Top 5 reasons to visit the Doge’s Palace in Venice

Venice is famous for its canals, glass making and mighty maritime republic. Its supremacy once extended across northeast Italy, down through Croatia to Istanbul. And although Venetian glory has faded, you can still catch a glimpse of its opulence and vast wealth with a visit to the old seat of power, the beautiful Doge’s Palace in St Mark’s Square. In fact, a tour of the palace is an essential part of any visit to Venice to understand its glorious history. So lets take a peek inside to uncover some of the palace’s oldest secrets and most fascinating facts.

doge's palace

The beautiful Gothic architecture of the Doge’s Palace in Venice

1) The Doge’s Palace was the centre of the Venetian Republic

Almost from the birth of Venice, an elected Doge or president ruled over the city and made his home overlooking the Venetian lagoon. Originally the palace started out as a fortress surrounded by canals, but as the republic grew, it was rebuilt to become the first and finest building visitors saw as they arrived from the sea.

But it wasn’t just a fancy palace for the Doge. It was also the seat of the Venetian government and the place where new Doges were elected for life, as well as the home of the secret police, the justice courts and the prison.

The most important decisions about Venice’s laws, rulers, trade and empire were taken in the Doge’s Palace. And few were allowed entry to the heart of the government, unless they were a member of one of Venice’s noble families or a civil servant. Fortunately today, Venice’s secret corridors of power are open to small groups of visitors, but its essential to book in advance to gain entry to this most private and fascinating world.

2) Venice was the richest and most powerful city in Europe

Venice made much of its wealth trading spices, wool and silks between Europe and the Middle East. It controlled the Adriatic Sea, protecting shipping routes from piracy and conquering key ports along the way. And by the late 1200s, Venice was the most prosperous city in Europe, dominating the Mediterranean market, making both the Republic and the city’s trading families very rich indeed.

With so much disposable cash, many families built magnificent palaces along the Grand Canal. They also became patrons of the arts, commissioning paintings and sculptures to decorate their new palaces.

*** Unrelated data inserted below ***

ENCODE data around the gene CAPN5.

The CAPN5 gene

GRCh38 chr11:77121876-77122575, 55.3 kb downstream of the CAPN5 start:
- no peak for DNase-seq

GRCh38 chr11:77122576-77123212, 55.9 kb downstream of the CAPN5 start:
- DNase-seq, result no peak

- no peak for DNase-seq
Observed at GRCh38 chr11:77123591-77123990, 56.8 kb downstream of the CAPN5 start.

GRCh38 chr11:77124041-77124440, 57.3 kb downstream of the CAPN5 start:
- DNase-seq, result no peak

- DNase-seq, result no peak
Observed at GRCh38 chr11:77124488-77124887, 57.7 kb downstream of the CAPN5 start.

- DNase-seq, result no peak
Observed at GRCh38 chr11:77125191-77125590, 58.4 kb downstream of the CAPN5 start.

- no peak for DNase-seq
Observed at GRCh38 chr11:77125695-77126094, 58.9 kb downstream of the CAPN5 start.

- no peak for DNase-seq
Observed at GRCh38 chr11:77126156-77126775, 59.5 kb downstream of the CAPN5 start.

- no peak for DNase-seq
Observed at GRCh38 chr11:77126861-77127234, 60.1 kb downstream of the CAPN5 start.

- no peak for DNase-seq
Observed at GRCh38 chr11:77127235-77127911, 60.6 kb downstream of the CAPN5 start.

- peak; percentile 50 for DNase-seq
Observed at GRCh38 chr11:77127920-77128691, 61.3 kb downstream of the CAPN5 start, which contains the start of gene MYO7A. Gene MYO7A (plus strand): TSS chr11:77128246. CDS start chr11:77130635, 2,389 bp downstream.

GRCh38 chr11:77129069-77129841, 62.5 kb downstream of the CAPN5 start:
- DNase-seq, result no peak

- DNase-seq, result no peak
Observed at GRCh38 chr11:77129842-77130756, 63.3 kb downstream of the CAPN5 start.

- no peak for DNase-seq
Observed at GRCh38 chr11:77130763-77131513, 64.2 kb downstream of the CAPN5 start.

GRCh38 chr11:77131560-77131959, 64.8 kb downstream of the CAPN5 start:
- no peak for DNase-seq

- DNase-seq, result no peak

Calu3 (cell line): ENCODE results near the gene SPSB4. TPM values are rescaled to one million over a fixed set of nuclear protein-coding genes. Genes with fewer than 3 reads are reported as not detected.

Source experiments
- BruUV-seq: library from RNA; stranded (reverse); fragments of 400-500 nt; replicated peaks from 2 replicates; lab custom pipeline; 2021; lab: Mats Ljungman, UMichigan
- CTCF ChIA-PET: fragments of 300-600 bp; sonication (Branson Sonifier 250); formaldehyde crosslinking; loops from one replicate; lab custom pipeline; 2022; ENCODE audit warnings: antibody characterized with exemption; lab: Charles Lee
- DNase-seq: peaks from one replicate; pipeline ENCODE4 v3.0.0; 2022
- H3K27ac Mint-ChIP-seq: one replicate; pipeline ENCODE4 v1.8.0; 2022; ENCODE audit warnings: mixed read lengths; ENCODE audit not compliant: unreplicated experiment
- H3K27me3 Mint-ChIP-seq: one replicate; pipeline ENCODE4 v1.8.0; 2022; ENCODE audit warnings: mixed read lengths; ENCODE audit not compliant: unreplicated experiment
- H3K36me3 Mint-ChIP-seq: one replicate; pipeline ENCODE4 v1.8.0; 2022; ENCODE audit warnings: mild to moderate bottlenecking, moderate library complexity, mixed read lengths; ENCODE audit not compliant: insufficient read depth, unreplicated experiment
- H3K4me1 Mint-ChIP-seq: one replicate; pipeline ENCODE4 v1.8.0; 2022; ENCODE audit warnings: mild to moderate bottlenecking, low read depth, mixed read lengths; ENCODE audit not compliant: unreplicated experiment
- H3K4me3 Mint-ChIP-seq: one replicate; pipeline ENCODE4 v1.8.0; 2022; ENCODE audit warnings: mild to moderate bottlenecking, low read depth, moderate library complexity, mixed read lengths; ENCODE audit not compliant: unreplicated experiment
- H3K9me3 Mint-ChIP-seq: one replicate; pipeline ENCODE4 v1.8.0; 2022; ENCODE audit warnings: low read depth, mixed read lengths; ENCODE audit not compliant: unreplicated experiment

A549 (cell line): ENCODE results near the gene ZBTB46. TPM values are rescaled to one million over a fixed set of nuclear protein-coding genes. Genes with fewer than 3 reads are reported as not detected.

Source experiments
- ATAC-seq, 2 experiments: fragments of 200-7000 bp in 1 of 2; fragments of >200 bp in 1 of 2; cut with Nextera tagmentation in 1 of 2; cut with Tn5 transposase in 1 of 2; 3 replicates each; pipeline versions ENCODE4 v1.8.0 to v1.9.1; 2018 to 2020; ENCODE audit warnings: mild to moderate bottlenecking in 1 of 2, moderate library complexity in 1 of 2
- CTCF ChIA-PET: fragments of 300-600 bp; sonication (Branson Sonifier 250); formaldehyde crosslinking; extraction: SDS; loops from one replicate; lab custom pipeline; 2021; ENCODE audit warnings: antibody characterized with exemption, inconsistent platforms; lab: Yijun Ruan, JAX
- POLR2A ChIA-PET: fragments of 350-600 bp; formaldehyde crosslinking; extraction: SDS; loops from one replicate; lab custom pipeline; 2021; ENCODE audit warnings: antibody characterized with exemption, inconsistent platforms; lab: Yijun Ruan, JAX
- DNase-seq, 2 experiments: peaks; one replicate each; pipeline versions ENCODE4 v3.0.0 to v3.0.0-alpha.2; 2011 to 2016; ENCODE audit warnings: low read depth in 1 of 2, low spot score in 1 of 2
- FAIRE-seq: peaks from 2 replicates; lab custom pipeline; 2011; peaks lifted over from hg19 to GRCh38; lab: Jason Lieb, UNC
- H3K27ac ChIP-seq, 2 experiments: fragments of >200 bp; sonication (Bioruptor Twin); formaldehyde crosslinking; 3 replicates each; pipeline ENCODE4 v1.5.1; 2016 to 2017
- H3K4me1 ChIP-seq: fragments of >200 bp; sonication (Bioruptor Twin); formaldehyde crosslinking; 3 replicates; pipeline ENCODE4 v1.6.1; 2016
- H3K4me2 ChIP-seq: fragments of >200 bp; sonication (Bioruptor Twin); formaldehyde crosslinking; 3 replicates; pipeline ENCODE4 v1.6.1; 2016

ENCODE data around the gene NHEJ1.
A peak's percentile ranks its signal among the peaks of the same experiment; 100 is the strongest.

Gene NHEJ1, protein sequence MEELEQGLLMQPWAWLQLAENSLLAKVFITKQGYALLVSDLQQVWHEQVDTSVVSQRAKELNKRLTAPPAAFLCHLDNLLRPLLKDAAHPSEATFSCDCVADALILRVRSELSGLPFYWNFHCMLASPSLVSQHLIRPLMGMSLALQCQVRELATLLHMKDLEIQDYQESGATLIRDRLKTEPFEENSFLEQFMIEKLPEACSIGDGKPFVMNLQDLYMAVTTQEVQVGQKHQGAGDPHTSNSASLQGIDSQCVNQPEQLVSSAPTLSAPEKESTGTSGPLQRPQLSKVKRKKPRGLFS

And the Doges were no different so the palace was rebuilt in the finest Gothic style with a pretty pink exterior, ornate arcade and lattice-patterned brickwork. Its gilded interior was even grander, ensuring that the palace was a sumptuous declaration of style and extravagance.

Following in the footsteps of countless foreign dignitaries, you are transported back to Venice’s glory days as you climb the Golden Staircase and enter the staterooms. Sculptures, carvings and paintings by the greatest Venetian painters cover every surface of the building. And the list of artists reads like a who’s who of Renaissance art with masterpieces by Titian, Tintoretto, Veronese, Tiepolo and celebrated architect Andrea Palladio, all employed to provoke awe and glorify the Venetian Republic. This was Venice at its most triumphant.

And just like the great visitors of the past, your head will spin as you discover that each successive stateroom is grander and greater than the last. But if you really want to understand Venice’s glorious past a guided tour is essential to skip the queues and decode the symbols and signs of the city’s golden age.

3) The Doge’s Palace houses the largest oil painting in the world

The Doge’s Palace is packed with wonderful works of art, but none rival the scale and grandeur of the painting that hangs in the Hall of the Great Council; Tintoretto’s heavenly masterpiece, Paradise.